The announcement this week that Google has produced its new phone reminded me that I have been meaning to review my phone for months. I am not a real technology person: for me, gadgets are tools to be used; so I’ve not written any reviews before, reckoning that these are better written by technical experts who can explain what all the bits and bytes actually mean. On the other hand, I have months of experience of using my phone – so here goes!
In the UK, there has been a Google-branded smart phone for a year or so – T-mobile’s G1 (indeed there is the G2, too – the G1 is no longer available…), running Android OS and manufactured, I think, by HTC. (Incidentally, the new Google Nexus is just a Google-branded phone: it will of course be made by a phone manufacturer – and that will also be HTC.)
Photo from CMSWire
I have had the G1 since August, I think.
It is the first smart phone I have had, and it has changed the way I interact with the internet; I cannot imagine not having unlimited, usually instant access to the web. I use it the whole time, and my phone has probably become the main means by which I use the internet.
There were other smart phones I could have, but I particularly wanted a physical (rather than touchscreen) keyboard. The G1 has cantilevered touchscreen which flips up to reveal a small QWERTY keyboard, so it has the advantages of the touchscreen and a keyboard when I need one.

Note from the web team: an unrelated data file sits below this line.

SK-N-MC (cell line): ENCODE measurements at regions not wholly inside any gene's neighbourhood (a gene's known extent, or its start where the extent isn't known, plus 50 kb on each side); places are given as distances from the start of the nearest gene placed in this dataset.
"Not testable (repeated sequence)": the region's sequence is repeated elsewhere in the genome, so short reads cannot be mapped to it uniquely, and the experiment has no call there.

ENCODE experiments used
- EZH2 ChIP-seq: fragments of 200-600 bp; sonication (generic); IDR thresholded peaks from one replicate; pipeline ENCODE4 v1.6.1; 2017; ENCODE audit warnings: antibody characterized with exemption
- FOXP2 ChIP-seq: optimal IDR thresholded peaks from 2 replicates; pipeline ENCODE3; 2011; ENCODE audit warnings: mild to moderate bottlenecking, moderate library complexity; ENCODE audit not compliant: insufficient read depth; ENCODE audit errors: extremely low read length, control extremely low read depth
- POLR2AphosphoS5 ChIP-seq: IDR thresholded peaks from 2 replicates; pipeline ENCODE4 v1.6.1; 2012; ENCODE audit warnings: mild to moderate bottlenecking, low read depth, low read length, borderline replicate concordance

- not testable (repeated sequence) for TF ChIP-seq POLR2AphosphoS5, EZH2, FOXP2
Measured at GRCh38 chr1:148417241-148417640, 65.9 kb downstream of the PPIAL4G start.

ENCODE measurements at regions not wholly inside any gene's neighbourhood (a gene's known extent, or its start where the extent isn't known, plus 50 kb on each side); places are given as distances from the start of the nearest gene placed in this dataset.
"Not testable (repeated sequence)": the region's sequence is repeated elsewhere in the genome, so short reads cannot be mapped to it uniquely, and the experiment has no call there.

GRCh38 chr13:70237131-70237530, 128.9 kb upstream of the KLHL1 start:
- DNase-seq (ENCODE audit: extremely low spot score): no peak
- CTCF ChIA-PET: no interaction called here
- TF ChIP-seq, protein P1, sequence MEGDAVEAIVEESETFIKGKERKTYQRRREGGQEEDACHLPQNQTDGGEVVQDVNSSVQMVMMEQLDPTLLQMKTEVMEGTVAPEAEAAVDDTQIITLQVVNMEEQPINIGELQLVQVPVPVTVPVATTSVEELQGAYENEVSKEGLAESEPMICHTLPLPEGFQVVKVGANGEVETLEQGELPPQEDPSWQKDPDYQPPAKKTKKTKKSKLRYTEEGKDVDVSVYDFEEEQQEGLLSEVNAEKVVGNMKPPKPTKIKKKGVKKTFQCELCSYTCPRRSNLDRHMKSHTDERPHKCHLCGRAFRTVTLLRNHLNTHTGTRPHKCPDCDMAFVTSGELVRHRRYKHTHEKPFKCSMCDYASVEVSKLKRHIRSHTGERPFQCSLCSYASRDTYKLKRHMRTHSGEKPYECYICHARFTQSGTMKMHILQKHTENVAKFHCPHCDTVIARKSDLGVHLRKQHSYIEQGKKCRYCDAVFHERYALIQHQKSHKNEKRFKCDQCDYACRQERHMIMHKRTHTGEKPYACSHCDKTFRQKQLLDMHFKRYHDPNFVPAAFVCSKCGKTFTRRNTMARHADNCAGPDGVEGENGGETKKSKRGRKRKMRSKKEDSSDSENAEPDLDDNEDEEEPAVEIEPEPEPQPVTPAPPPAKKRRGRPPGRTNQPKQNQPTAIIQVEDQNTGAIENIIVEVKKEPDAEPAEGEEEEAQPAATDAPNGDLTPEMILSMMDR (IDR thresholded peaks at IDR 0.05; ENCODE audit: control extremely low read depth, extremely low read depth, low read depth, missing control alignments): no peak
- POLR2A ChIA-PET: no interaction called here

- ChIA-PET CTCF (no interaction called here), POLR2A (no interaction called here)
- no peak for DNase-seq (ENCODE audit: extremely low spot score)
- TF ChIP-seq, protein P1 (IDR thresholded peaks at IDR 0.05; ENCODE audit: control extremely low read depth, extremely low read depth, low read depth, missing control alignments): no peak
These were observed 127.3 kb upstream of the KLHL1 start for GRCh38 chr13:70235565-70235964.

I love it.
It isn’t perfect, though.
- It has a rollerball for moving the cursor around the screen. This is completely useless – it is very hard to control, being far too sensitive with no drag at all. I hardly ever use the rollerball, and frankly it just gets in the way
- headphones connect the G1 through a mini-USB port, using an adaptor. Why? WHY?!! This frankly makes the phone useless for listening to music. If I have to carry the adaptor cable (which just gets tangled up in my pocket or bag…) I might as well carry my iPod. Which is what I do, though manly because…
- …the music player is appallingly bad. I mean, really very poor indeed. I have tried it a couple of times, and frankly I don’t know why they would bother creating a music player if it can’t cut it. I am pretty sure that there are other players available from the Android store, but I am not going to bother to look.
- The touchscreen is sometimes hard to control: sometimes when I am scrolling, it opens links on the web page instead, which is irritating; sometimes (probably due to my inattention to grease marks…) it doesn’t scroll at all. Like I say, possibly my fault.
- In particular, the touchscreen doesn’t do some of the fancy tricks that I have jealously seen people do with their iPhones – pinching and opening fingers to zoom in and out, for instance. This may be gimmicky, but I think it could also be very useful – particularly with maps.
- I often – really very often – don’t hear incoming calls ring, despite the ringtone being set as loud as possible. This even happens when I am expecting calls, and listening out for them! It just seems very quiet.
- the dialer/contact list isn’t intuitive for me; it takes two or more actions to dial from the contacts than just one, which is just daft, frankly. This could be much better designed.
So whilst I love it, it isn’t perfect. It has changed the way I use the internet – but with a little more thought, it could have been so much better.